The Australian Industry and Skills Committee (AISC) announced the move yesterday, saying the panel will make sure the national training system provides employers and workers with the skills and knowledge they need.
Chair of the AISC, Professor John Pollaers, said the panel will also help build employers’ confidence in vocational education and training (VET) by also ensuring training packages meet all standards and requirements.
“Building quality in VET is a priority for the AISC, as a responsive, flexible national training system is fundamental to businesses’ competitiveness and Australia’s future prosperity,” Pollaers said in a statement on Tuesday.
Earlier this month, AISC acknowledged the findings of an investigation by the Australian Skills Quality Authority’s (ASQA) into unduly short training, which could pose a risk to the VET sector.
Assistant Minister for Vocational Education and Skills, Karen Andrews, said unduly short courses were, in many cases, resulting in learners not gaining the competencies specified in the training packages for certain industries.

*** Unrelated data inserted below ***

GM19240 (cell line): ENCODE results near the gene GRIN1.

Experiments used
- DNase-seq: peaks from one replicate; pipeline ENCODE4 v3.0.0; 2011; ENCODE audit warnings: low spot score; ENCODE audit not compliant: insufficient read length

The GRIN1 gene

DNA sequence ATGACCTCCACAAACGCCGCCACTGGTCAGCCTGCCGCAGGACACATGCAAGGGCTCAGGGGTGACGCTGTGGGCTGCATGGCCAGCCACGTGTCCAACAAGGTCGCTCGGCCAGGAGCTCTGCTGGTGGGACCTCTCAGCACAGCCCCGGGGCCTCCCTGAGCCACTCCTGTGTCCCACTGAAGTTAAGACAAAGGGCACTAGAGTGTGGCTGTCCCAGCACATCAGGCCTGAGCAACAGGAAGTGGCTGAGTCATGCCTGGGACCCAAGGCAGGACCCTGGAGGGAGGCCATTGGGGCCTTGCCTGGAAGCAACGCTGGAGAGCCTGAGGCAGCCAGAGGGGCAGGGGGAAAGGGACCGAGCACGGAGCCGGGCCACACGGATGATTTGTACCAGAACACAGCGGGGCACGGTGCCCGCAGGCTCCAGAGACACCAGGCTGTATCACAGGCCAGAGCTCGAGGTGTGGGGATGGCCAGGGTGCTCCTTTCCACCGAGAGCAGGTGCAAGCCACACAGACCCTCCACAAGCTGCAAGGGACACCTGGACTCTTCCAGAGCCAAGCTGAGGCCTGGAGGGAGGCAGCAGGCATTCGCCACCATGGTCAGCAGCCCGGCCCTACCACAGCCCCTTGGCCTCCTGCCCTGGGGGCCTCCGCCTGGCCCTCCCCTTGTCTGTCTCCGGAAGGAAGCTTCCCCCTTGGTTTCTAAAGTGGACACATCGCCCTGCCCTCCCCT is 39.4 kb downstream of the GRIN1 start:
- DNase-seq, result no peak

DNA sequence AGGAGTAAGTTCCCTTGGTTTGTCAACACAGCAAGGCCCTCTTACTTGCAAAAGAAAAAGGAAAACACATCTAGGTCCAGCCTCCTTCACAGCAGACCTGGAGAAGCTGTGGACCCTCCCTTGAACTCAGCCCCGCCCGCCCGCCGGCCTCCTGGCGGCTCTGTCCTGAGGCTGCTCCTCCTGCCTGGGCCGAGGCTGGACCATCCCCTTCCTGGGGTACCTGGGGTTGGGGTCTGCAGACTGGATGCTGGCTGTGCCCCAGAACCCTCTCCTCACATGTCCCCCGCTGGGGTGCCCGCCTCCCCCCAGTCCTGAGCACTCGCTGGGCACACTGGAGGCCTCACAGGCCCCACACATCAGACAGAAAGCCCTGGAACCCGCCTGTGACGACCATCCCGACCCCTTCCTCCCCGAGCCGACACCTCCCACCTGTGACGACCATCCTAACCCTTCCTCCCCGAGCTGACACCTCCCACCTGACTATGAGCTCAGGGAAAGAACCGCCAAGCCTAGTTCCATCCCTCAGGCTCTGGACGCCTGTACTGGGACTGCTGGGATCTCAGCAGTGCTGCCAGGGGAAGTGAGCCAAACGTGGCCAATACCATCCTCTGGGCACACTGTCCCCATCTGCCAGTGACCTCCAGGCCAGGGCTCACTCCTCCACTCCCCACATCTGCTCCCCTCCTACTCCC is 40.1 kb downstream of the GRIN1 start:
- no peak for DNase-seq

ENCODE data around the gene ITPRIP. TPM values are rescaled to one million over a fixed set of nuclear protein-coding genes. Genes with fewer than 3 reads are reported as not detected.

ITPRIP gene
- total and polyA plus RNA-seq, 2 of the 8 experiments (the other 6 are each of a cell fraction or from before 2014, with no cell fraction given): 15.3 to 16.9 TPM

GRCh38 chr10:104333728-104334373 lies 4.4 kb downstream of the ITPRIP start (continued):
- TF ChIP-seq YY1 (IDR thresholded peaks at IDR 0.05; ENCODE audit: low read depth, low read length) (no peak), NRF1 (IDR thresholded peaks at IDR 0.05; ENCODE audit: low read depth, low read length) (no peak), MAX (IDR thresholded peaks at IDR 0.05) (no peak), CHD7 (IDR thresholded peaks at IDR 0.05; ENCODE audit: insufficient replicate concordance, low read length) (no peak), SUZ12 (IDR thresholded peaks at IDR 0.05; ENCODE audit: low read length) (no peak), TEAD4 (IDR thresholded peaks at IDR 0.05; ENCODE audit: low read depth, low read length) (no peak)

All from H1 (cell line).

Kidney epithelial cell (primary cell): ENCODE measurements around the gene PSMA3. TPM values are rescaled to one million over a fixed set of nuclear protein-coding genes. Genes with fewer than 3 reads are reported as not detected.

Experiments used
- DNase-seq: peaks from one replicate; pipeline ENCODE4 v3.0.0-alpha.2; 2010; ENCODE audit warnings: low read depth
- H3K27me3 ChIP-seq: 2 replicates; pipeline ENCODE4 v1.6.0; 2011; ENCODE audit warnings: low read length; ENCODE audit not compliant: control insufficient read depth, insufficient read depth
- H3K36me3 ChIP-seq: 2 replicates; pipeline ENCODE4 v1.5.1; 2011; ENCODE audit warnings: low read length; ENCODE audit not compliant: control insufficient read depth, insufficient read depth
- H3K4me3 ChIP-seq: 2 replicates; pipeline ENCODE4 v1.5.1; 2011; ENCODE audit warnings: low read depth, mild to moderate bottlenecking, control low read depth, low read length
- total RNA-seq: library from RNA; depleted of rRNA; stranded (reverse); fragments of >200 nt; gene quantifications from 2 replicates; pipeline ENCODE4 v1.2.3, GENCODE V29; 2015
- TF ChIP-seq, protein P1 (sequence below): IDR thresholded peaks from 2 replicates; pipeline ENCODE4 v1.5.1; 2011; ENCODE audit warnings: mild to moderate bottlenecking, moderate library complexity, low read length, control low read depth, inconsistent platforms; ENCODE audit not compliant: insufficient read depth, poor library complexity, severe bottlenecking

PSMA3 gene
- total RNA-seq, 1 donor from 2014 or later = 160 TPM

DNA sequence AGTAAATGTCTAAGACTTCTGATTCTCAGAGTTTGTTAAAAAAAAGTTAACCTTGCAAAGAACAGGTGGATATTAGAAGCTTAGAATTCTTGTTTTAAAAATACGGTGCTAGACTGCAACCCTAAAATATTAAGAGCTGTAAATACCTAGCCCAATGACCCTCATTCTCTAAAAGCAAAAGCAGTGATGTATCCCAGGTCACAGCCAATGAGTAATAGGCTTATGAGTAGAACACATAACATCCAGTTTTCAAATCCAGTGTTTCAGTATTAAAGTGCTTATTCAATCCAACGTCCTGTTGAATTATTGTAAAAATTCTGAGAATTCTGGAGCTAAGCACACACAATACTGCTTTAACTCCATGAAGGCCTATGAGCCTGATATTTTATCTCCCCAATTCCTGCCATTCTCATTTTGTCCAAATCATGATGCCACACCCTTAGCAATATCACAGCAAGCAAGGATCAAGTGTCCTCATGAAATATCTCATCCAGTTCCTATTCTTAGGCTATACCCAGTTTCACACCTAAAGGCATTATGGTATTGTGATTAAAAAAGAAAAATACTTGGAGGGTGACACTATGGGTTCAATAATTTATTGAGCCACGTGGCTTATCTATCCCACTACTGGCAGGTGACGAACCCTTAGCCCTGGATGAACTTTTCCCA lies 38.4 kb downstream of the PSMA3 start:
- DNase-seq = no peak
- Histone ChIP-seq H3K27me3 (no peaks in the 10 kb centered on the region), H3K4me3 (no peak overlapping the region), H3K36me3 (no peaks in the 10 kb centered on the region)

“This has the potential to lead to a loss of confidence in VET and long term costs to industry, individuals, the community and governments,” Minister Andrews said.
“While a competency-based training system that puts industry at the heart of determining the skills required for real jobs should remain at the centre of Australia’s VET sector, more needs to be done to address the risk of unscrupulous providers exploiting this flexibility where there is pressure to deliver short courses.”
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A panel of independent experts has been established to ensure the high quality of training packages across Australia.